At AllThingsNature, we're committed to delivering accurate, trustworthy information. Our expert-authored content is rigorously fact-checked and sourced from credible authorities. Discover how we uphold the highest standards in providing you with reliable knowledge.
Bighead carp, also known by its scientific name Hypophthalmichthys nobilis, is a large freshwater fish that is native to China. It is also commonly known by its Thai name, Tongsan, and other common names, such as noble fish, lake fish, or speckled amur. There have been some limits placed on introducing this fish into waterways and selling the fish in certain areas, such as Canada and the United States, because it competes against native species for food.
Bighead carp has a large head that is free from scales. It also has a large, toothless mouth with a protruding lower jaw. The eyes of the fish are low on its head and project downward. Generally, these fish are silver or gray in color, sometimes with black mottling. In addition, these fish can grow quite large. There have been reports of fish that reach nearly 100 pounds (45.4 kg), although most only grow to about 40 pounds (18.1 kg).
Although bighead carp generally prefer to eat zooplankton, they will eat other food sources if zooplankton is not available. They are filter feeders, meaning they are capable of filtering water through their gills. Using this filtering process, they only eat the food that is tiny enough to fit through their feeding filter, such as phytoplankton and zooplankton.
Interestingly, bighead carp was not introduced to the United States until the 1970s, when it was brought to Arkansas from China. The purpose of the introduction was to manage the growth of algae in freshwater ponds in the area. Unfortunately, this species of carp was unable to be contained.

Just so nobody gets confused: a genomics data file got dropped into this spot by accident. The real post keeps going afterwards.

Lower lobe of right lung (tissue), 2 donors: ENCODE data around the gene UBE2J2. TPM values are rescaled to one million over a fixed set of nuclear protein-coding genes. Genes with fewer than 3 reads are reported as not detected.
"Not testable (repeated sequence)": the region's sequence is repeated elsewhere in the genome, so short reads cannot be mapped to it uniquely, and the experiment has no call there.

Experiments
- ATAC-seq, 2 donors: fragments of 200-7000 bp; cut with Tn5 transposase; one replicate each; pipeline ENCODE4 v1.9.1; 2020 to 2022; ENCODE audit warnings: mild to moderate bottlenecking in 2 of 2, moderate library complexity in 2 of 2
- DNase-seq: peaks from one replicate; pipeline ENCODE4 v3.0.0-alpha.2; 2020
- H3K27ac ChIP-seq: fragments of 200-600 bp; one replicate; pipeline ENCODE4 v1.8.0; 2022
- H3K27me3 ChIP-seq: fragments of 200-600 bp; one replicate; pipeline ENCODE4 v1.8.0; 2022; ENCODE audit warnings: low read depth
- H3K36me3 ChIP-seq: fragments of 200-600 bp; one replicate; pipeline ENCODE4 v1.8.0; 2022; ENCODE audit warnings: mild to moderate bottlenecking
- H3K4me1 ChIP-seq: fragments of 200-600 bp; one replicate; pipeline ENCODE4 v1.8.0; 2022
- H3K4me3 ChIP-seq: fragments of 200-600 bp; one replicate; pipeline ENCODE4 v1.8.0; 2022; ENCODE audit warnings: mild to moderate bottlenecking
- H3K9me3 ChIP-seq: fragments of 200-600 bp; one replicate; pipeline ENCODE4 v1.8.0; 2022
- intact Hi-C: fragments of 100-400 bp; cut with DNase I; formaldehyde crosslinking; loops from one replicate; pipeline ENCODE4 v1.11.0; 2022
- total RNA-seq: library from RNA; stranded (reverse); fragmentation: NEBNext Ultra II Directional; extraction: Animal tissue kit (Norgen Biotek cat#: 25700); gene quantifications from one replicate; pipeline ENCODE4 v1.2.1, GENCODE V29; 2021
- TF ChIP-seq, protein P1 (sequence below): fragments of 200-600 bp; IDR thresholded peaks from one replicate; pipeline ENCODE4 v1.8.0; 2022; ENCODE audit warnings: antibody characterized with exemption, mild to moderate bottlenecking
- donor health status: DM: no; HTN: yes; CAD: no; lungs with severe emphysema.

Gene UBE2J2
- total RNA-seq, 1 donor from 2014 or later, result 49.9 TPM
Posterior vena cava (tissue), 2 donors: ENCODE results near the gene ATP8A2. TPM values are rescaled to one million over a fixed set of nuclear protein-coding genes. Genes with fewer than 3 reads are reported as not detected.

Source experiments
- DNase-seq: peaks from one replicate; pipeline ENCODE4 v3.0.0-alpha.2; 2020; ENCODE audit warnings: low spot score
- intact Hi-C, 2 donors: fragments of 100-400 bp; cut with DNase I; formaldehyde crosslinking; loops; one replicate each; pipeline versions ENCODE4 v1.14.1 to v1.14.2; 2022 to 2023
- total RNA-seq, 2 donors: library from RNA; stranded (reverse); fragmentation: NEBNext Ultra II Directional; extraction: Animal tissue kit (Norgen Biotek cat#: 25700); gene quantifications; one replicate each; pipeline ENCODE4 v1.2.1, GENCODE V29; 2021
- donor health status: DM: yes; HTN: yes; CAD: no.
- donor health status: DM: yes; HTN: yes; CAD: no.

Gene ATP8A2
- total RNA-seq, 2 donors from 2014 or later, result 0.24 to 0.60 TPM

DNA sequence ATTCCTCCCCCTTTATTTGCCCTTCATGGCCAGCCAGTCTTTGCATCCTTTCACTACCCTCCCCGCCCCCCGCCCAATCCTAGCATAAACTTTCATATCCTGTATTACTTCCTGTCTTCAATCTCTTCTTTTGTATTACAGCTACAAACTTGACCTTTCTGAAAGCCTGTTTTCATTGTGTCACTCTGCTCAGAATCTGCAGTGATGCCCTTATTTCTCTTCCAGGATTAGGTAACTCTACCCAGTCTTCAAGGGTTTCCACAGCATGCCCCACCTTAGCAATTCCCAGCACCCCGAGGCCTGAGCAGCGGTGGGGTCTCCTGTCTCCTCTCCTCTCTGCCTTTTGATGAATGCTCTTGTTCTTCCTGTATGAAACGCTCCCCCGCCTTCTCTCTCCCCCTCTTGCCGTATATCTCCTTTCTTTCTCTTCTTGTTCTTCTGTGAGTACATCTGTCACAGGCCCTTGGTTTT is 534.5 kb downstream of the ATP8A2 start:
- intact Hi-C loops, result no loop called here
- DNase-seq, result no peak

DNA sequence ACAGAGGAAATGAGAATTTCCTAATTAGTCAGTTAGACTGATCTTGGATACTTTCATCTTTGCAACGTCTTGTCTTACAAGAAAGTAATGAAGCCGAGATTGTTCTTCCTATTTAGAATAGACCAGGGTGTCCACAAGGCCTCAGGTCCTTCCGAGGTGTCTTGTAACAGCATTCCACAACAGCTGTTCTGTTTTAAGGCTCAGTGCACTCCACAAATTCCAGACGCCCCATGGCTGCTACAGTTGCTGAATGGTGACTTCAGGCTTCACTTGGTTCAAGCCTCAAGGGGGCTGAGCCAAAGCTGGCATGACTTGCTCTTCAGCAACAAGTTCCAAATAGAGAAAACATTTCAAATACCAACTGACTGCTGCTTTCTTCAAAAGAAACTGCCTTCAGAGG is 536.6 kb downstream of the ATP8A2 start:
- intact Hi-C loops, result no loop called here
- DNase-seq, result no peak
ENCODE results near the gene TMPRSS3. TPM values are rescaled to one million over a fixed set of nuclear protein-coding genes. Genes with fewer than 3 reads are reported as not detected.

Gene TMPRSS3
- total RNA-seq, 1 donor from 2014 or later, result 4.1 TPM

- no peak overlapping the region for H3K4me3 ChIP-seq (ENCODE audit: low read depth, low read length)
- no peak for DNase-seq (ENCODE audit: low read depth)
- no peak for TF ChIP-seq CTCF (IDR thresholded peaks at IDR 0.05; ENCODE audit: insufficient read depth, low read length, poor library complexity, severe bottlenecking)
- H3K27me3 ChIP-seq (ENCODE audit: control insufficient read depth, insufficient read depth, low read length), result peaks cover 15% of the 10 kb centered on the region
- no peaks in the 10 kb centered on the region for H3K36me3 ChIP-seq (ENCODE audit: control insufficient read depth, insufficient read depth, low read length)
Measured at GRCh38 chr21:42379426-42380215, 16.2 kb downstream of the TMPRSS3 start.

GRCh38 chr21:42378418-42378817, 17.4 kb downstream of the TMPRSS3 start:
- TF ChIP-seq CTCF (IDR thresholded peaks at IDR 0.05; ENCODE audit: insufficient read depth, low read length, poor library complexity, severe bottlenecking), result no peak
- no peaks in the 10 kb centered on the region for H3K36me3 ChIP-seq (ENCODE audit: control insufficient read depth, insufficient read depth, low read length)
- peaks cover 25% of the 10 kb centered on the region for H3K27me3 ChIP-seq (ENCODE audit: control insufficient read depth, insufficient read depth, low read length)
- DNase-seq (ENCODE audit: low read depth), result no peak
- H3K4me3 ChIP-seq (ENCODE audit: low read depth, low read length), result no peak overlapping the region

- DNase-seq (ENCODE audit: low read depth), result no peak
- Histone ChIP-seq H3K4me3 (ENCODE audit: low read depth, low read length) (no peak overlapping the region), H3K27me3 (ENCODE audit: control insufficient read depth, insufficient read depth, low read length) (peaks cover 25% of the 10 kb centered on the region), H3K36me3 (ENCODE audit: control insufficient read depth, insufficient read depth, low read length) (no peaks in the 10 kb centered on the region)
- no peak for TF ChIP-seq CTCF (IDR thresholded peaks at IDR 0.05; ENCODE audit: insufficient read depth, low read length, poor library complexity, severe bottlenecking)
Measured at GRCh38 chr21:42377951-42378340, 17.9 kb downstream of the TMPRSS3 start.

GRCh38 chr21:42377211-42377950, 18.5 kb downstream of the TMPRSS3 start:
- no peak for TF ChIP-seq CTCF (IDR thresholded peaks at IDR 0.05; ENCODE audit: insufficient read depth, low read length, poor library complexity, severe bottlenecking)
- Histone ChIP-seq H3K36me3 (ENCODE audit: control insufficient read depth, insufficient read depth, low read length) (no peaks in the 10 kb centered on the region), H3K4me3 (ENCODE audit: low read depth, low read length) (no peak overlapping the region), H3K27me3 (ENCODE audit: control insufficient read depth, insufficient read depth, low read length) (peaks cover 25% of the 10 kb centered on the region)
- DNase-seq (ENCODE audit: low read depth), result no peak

Within less than ten years time, after its introduction to the United States, there were records indicating that these fish could be found in major rivers around the country. During the 1990s, when flooding was more severe, many more bighead carp managed to escape from their algae-filled ponds. The result was that they headed into the Mississippi River basin and quickly spread into many large rivers, such as the Mississippi and the Missouri. When these fish are in the same bodies of water as native species, the native species usually do not survive. This species of carp tends to consume large quantities of food, forcing other fish to perish.
Some areas have strict laws prohibiting big head carp from being introduced to local waters. In addition, some states in the United States and certain provinces in Canada forbid the sale of any bighead carp that is alive. Researchers are fearful that the fish will make its way to additional bodies of water, such as the Great Lakes, and compete with the native fish there.